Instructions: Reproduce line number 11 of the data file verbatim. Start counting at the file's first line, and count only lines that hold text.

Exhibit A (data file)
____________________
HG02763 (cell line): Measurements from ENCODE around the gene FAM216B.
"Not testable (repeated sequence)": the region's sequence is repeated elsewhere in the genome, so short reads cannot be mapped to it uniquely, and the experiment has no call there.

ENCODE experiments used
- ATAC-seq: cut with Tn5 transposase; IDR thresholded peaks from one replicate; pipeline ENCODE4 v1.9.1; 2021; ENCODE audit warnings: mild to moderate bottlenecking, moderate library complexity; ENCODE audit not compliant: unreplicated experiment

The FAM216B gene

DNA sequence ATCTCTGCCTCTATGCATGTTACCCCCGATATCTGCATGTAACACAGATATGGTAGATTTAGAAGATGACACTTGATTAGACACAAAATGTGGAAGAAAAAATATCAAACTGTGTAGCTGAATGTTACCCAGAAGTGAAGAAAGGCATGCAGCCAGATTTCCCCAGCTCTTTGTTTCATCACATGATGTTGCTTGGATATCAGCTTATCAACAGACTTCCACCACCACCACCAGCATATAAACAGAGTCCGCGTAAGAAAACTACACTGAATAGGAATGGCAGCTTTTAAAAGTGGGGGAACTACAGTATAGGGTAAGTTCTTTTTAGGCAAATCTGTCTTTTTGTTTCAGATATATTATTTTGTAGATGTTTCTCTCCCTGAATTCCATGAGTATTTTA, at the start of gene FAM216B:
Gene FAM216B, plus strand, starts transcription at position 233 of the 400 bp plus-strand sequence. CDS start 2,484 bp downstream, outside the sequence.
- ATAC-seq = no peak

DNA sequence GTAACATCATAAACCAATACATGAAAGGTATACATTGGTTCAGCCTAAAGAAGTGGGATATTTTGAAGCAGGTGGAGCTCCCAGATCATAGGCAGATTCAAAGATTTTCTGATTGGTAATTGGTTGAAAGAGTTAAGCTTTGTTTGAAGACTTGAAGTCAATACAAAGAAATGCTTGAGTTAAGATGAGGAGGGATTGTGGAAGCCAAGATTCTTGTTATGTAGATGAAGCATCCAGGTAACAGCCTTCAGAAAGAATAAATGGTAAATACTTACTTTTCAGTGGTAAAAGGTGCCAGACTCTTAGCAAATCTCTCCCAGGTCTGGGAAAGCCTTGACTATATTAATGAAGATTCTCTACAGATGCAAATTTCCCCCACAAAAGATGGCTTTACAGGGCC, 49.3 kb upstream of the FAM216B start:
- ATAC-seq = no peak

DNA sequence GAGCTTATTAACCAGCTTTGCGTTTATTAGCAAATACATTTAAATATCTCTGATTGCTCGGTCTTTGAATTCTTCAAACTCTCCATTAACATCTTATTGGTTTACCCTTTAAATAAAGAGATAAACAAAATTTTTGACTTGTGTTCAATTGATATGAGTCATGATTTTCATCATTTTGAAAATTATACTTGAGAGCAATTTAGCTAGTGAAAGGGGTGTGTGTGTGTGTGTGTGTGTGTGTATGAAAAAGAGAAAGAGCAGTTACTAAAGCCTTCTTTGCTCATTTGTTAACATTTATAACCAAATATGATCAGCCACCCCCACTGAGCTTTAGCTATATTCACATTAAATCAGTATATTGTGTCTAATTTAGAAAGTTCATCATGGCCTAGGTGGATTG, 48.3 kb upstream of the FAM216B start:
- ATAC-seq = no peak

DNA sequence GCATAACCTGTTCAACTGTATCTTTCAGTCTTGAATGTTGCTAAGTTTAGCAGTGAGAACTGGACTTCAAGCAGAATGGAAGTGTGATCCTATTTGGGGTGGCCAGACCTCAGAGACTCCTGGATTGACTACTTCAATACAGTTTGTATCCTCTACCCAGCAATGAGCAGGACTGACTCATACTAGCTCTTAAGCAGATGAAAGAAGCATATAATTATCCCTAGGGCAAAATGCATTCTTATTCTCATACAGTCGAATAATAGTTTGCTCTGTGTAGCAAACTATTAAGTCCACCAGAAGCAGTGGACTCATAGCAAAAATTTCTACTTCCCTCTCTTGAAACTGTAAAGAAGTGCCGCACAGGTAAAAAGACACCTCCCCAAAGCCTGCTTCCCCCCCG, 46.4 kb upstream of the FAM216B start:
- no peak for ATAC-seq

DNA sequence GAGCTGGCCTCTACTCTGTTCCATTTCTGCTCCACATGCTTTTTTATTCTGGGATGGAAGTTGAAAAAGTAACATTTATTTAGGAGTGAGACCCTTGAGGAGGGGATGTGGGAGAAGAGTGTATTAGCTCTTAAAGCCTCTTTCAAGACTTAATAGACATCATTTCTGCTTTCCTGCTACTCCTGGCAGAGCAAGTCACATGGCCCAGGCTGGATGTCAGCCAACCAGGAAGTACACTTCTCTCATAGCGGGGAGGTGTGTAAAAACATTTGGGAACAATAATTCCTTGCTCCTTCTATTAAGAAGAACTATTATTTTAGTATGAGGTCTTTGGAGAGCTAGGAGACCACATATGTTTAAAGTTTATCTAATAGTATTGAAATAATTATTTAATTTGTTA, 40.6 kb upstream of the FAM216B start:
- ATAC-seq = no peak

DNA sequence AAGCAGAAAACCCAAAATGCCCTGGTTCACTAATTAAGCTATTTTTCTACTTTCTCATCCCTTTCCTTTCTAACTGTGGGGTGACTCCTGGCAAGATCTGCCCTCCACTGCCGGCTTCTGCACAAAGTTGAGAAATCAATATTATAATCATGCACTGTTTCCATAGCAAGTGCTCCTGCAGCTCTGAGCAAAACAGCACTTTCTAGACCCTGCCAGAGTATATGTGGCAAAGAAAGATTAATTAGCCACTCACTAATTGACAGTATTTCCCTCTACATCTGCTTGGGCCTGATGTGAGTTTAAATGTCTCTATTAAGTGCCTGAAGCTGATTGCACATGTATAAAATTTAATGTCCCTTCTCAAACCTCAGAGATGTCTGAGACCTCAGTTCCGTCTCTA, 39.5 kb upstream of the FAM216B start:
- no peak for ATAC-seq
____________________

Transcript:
DNA sequence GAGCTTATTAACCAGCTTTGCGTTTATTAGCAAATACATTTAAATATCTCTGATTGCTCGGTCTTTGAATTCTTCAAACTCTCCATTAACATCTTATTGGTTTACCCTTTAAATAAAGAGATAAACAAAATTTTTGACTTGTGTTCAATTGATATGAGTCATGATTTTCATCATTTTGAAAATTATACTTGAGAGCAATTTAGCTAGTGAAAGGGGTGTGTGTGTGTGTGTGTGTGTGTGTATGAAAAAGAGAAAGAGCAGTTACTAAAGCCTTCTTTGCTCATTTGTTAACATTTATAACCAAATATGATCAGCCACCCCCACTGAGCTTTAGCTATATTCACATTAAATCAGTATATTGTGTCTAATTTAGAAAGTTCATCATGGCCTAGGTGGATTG, 48.3 kb upstream of the FAM216B start: